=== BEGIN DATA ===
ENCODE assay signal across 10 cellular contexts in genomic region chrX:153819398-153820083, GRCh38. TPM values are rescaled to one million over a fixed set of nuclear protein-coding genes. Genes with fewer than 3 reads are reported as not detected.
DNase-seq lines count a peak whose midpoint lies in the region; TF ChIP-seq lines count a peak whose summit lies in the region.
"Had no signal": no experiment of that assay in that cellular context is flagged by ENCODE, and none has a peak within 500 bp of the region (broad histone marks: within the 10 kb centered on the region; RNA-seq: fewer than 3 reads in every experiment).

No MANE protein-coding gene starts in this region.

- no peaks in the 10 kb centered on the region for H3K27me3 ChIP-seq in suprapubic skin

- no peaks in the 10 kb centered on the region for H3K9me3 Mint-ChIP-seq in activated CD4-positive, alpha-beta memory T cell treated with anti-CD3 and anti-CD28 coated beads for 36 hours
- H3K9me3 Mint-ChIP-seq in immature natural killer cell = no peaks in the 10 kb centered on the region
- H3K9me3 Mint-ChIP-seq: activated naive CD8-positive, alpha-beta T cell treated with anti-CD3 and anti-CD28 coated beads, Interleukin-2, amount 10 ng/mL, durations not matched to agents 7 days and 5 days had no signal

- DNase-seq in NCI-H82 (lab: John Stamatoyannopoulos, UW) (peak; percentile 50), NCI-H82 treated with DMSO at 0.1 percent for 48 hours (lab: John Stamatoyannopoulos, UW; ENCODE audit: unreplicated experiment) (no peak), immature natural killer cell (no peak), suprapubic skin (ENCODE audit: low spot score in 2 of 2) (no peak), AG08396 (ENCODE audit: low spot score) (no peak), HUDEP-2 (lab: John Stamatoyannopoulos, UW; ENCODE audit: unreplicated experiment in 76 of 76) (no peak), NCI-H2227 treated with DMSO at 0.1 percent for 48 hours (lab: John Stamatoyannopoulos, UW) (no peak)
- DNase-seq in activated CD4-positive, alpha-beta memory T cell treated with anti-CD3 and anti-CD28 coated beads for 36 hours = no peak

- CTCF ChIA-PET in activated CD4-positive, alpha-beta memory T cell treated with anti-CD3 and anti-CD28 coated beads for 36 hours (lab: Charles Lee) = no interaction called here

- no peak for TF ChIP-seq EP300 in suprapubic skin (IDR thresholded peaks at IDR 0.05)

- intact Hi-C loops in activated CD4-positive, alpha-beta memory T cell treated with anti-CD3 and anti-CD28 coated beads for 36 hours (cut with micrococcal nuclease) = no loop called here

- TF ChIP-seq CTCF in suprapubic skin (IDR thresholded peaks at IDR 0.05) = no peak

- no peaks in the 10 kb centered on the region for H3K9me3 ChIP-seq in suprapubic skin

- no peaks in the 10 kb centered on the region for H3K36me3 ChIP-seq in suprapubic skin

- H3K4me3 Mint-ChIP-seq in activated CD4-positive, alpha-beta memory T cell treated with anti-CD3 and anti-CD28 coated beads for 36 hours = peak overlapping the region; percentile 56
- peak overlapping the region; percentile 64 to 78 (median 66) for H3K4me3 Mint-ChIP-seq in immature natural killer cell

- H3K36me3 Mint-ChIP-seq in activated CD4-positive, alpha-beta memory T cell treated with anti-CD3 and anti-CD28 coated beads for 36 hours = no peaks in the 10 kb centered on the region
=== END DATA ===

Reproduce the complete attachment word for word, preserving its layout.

ENCODE assay signal across 10 cellular contexts in genomic region chrX:153819398-153820083, GRCh38. TPM values are rescaled to one million over a fixed set of nuclear protein-coding genes. Genes with fewer than 3 reads are reported as not detected.
DNase-seq lines count a peak whose midpoint lies in the region; TF ChIP-seq lines count a peak whose summit lies in the region.
"Had no signal": no experiment of that assay in that cellular context is flagged by ENCODE, and none has a peak within 500 bp of the region (broad histone marks: within the 10 kb centered on the region; RNA-seq: fewer than 3 reads in every experiment).

No MANE protein-coding gene starts in this region.

- no peaks in the 10 kb centered on the region for H3K27me3 ChIP-seq in suprapubic skin

- no peaks in the 10 kb centered on the region for H3K9me3 Mint-ChIP-seq in activated CD4-positive, alpha-beta memory T cell treated with anti-CD3 and anti-CD28 coated beads for 36 hours
- H3K9me3 Mint-ChIP-seq in immature natural killer cell = no peaks in the 10 kb centered on the region
- H3K9me3 Mint-ChIP-seq: activated naive CD8-positive, alpha-beta T cell treated with anti-CD3 and anti-CD28 coated beads, Interleukin-2, amount 10 ng/mL, durations not matched to agents 7 days and 5 days had no signal

- DNase-seq in NCI-H82 (lab: John Stamatoyannopoulos, UW) (peak; percentile 50), NCI-H82 treated with DMSO at 0.1 percent for 48 hours (lab: John Stamatoyannopoulos, UW; ENCODE audit: unreplicated experiment) (no peak), immature natural killer cell (no peak), suprapubic skin (ENCODE audit: low spot score in 2 of 2) (no peak), AG08396 (ENCODE audit: low spot score) (no peak), HUDEP-2 (lab: John Stamatoyannopoulos, UW; ENCODE audit: unreplicated experiment in 76 of 76) (no peak), NCI-H2227 treated with DMSO at 0.1 percent for 48 hours (lab: John Stamatoyannopoulos, UW) (no peak)
- DNase-seq in activated CD4-positive, alpha-beta memory T cell treated with anti-CD3 and anti-CD28 coated beads for 36 hours = no peak

- CTCF ChIA-PET in activated CD4-positive, alpha-beta memory T cell treated with anti-CD3 and anti-CD28 coated beads for 36 hours (lab: Charles Lee) = no interaction called here

- no peak for TF ChIP-seq EP300 in suprapubic skin (IDR thresholded peaks at IDR 0.05)

- intact Hi-C loops in activated CD4-positive, alpha-beta memory T cell treated with anti-CD3 and anti-CD28 coated beads for 36 hours (cut with micrococcal nuclease) = no loop called here

- TF ChIP-seq CTCF in suprapubic skin (IDR thresholded peaks at IDR 0.05) = no peak

- no peaks in the 10 kb centered on the region for H3K9me3 ChIP-seq in suprapubic skin

- no peaks in the 10 kb centered on the region for H3K36me3 ChIP-seq in suprapubic skin

- H3K4me3 Mint-ChIP-seq in activated CD4-positive, alpha-beta memory T cell treated with anti-CD3 and anti-CD28 coated beads for 36 hours = peak overlapping the region; percentile 56
- peak overlapping the region; percentile 64 to 78 (median 66) for H3K4me3 Mint-ChIP-seq in immature natural killer cell

- H3K36me3 Mint-ChIP-seq in activated CD4-positive, alpha-beta memory T cell treated with anti-CD3 and anti-CD28 coated beads for 36 hours = no peaks in the 10 kb centered on the region